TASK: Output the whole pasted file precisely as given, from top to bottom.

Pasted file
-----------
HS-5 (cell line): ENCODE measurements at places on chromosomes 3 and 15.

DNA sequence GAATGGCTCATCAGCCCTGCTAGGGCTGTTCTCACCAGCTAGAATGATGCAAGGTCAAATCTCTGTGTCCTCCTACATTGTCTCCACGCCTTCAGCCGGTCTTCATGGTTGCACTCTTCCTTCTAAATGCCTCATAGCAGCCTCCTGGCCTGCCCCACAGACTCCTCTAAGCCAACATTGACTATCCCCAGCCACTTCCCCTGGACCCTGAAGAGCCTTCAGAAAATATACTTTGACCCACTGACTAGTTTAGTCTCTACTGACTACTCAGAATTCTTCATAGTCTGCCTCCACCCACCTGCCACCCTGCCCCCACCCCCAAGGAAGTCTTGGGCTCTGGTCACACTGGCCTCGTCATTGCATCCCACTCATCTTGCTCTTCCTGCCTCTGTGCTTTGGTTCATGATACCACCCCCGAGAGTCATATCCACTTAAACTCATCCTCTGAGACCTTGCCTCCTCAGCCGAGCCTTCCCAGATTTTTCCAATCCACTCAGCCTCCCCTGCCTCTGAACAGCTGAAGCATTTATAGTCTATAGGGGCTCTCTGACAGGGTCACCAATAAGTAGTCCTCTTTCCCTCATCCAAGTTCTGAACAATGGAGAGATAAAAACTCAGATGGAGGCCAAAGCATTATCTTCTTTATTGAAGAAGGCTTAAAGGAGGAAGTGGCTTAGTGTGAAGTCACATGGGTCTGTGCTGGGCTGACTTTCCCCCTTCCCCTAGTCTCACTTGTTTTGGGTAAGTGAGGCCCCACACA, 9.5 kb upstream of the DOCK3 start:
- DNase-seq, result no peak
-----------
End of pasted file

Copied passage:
HS-5 (cell line): ENCODE measurements at places on chromosomes 3 and 15.

DNA sequence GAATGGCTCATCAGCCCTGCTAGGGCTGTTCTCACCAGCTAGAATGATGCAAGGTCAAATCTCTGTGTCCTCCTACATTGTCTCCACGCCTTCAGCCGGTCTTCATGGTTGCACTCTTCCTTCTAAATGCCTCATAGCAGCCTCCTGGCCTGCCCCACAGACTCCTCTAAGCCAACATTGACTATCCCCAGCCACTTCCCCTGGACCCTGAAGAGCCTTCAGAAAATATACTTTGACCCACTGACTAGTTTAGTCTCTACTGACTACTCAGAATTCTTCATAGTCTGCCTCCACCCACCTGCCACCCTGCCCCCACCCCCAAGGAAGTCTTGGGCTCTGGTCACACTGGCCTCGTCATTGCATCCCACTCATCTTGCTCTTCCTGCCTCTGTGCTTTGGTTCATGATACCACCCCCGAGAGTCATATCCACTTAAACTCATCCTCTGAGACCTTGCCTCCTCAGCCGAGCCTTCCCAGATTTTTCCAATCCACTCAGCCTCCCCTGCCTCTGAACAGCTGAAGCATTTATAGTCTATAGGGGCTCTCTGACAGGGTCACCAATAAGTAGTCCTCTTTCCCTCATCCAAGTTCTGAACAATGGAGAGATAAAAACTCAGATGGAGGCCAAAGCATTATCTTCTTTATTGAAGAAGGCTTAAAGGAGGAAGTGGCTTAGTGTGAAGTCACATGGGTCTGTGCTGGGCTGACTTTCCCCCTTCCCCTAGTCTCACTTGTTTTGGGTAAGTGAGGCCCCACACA, 9.5 kb upstream of the DOCK3 start:
- DNase-seq, result no peak